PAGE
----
To Tell Mom or Not to Tell Mom


Recently I had a mom friend of mine post an interesting question on her Facebook. Her daughter, middle school aged, had a girlfriend over for a sleep over. The friend who visited brought with her some not so friendly habits that weren’t discovered until after the sleepover was over. My girlfriend was proposing to her facebook friends: ‘do I tell her mom or not? (of the problems brought with the little girl)’. It sparked an interesting debate on what she should do. While reading the responses, a thought came into my mind: If I was the mom of the little girl, would I want to know what my daughter had done? Could I receive the information from the mom without feeling as though she was attacking me and my daughter?

Let’s start with us as the mom hosting the sleep over. All children are raised differently. Depending on where you live and who your children associate with there may some ‘ground rule’ similarities, but what if there isn’t? Does this mean you child should be automatically banned from that friendship? In the situation mentioned above, the acts that took place were not necessarily moral upbringing type issues, but rather acts of defiance (and to an extent, just being a kid). So let’s say that your daughter’s best friend of the last few years headed by for a sleep over and ended up stealing one of your daughter’s candies (let’s say it’s candy that she earned by doing chores, or being nice to her siblings, “special candy”). Upon your daughter noticing it was gone you bring it up to your daughter and her friend. The friend tries to blame the candy missing on you, the parent; she tries to convince your daughter that perhaps you, her mom, took/ate the candy. Now, assuming you aren’t raiding the Easter Baskets, you now have the red flag that her girlfriend ate the candy and then lied to cover her tracks. There’s a few ways you can handle the situation.

It’s probably best to let mom know about what is going on, maybe not that exact second, but when she’s picked up the next morning. If the picking up has already happened, I would recommend a phone call. If my daughter were lying about things taking place I would certainly want to know, but I would also want to handle it on my terms (going back to all kids are raised differently). Kids learn lessons at an early age in life. If we let the things like this slip past with no reprimanding then these are the lessons they will carry onto life thinking it’s “okay”. First it will start off with our best friend’s candy, and then maybe a pretty necklace from our mom and then it could stem into a few bucks out of mom’s purse to go get ice cream after school.. You can see where this could turn into a problem.

As far as approaching the parent of the friend, you don’t have to go in with your mom gloves on swinging away. You can very politely let the parents know that your daughter was upset by the fact that some of her special candy went missing while her girlfriend was over for the night. Let mom know that when you confronted the girls about it, you, the parent, were blamed for taking the candy. Now, depending on how well the other mom handles confrontation there could be several outcomes. Mom could get defensive for a number of reasons, however, if you approach mom politely and simply explain that the daughter will be welcome back into your home but there are certain things you won’t tolerate. Ask her to talk to her daughter and let her know that if she wants something she can absolutely come talk to you and ask for anything in your home. The answer might not always be “yes”, but you encourage her to ask anyway, because unless we ask, we don’t know the answer. This puts the parenting lesson into mom’s hands without being a messy situation.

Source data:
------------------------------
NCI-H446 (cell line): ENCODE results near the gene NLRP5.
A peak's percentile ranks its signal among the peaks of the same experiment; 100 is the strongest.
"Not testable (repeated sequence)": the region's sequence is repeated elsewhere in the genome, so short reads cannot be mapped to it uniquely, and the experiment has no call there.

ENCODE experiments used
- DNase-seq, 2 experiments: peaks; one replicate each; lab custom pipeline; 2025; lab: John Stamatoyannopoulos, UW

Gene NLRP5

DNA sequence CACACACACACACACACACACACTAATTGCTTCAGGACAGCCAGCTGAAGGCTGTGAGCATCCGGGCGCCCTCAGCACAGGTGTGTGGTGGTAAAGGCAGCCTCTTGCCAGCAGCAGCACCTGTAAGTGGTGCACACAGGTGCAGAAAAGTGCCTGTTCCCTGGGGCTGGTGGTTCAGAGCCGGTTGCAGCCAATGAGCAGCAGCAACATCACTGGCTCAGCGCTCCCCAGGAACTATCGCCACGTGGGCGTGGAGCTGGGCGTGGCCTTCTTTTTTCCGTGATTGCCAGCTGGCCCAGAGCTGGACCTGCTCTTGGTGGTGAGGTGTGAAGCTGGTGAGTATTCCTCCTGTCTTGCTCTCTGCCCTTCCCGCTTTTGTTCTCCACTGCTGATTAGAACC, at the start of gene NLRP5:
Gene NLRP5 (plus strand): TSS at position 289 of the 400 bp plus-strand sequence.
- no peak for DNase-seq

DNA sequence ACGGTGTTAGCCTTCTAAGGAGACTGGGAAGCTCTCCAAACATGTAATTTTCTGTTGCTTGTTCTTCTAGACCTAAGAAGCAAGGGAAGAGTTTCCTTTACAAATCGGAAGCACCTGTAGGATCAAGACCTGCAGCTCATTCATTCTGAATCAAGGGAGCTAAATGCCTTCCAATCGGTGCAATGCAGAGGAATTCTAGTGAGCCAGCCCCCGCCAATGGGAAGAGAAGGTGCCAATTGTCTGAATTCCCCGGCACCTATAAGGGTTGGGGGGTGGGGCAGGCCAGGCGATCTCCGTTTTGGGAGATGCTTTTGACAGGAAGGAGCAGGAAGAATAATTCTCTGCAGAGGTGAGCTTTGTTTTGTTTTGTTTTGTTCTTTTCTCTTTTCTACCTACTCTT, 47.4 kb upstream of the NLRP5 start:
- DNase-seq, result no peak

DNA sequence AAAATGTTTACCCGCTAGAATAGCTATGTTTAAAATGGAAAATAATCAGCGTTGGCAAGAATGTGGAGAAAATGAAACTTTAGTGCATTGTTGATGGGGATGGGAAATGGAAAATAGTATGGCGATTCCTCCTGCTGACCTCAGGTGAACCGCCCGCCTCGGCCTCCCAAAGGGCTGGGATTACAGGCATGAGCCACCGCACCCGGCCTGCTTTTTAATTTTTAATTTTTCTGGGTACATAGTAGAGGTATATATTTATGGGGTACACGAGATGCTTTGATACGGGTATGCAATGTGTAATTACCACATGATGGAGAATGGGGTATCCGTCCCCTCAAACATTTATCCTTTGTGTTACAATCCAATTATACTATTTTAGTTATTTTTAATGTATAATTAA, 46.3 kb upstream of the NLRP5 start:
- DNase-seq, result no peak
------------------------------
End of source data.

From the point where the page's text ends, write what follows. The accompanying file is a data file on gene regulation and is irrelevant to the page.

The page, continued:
At the same time, you can easily turn this into a teachable moment for your daughter. Ask her how she felt knowing that her things were taken without her permission. Turn it around , ask her how she thinks others would feel if she did that sort of things to her friends? You’re able to make this a learning experience for her. You can also take it one step farther on a lesson in forgiveness. Teach her that it’s okay to forgive the person who took her special candy, even if the robber isn’t even brought forward. Forgiveness (along with lying and stealing) is a lifelong lesson best learned at a young age.

Most parents will handle things in a different manor and what’s a right way to handle it to one parent might not be okay to another. Either way, as a parent, I feel it’s best to talk to the other parent about things like this when they take place (and this can be carried into ALL kinds of kid on kid conflict situation). There is a certain amount of “kids will be kids” and every parent will react on that subject differently but I want to be aware of what my children are doing when they are not under my watch. I feel it’s fair to involve the other parents when conflict should arise. Hopefully parents will receive your message just as nicely as you deliver it. Keep in mind that as a parent, we often feel attacked over our parenting styles very easily. Remember to keep an open mind should you be on the receiving end of a message like this, chances are your friend isn’t trying to attack you, your children, or your parenting but merely protecting her children for the same pain you’d want to protect yours from!

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